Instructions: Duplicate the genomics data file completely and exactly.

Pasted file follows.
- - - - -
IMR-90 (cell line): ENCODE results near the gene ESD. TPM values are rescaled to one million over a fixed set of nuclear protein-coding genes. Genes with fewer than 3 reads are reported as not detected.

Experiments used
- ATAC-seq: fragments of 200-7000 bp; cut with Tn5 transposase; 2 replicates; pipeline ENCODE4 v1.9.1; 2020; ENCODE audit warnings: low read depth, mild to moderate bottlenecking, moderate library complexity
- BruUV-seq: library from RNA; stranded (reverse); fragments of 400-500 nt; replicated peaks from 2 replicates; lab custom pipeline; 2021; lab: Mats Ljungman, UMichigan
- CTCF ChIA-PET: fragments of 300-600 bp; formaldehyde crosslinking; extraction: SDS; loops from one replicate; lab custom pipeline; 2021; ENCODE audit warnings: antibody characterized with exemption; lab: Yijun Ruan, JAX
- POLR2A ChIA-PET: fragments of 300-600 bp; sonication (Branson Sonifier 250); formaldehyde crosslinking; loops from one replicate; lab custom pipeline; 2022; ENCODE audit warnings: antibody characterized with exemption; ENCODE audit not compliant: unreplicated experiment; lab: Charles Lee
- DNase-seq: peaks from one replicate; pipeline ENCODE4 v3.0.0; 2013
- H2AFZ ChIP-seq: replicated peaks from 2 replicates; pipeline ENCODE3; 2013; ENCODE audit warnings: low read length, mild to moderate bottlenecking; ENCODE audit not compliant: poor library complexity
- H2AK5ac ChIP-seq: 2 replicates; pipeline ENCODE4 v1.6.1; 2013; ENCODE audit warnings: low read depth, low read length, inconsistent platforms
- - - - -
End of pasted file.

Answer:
IMR-90 (cell line): ENCODE results near the gene ESD. TPM values are rescaled to one million over a fixed set of nuclear protein-coding genes. Genes with fewer than 3 reads are reported as not detected.

Experiments used
- ATAC-seq: fragments of 200-7000 bp; cut with Tn5 transposase; 2 replicates; pipeline ENCODE4 v1.9.1; 2020; ENCODE audit warnings: low read depth, mild to moderate bottlenecking, moderate library complexity
- BruUV-seq: library from RNA; stranded (reverse); fragments of 400-500 nt; replicated peaks from 2 replicates; lab custom pipeline; 2021; lab: Mats Ljungman, UMichigan
- CTCF ChIA-PET: fragments of 300-600 bp; formaldehyde crosslinking; extraction: SDS; loops from one replicate; lab custom pipeline; 2021; ENCODE audit warnings: antibody characterized with exemption; lab: Yijun Ruan, JAX
- POLR2A ChIA-PET: fragments of 300-600 bp; sonication (Branson Sonifier 250); formaldehyde crosslinking; loops from one replicate; lab custom pipeline; 2022; ENCODE audit warnings: antibody characterized with exemption; ENCODE audit not compliant: unreplicated experiment; lab: Charles Lee
- DNase-seq: peaks from one replicate; pipeline ENCODE4 v3.0.0; 2013
- H2AFZ ChIP-seq: replicated peaks from 2 replicates; pipeline ENCODE3; 2013; ENCODE audit warnings: low read length, mild to moderate bottlenecking; ENCODE audit not compliant: poor library complexity
- H2AK5ac ChIP-seq: 2 replicates; pipeline ENCODE4 v1.6.1; 2013; ENCODE audit warnings: low read depth, low read length, inconsistent platforms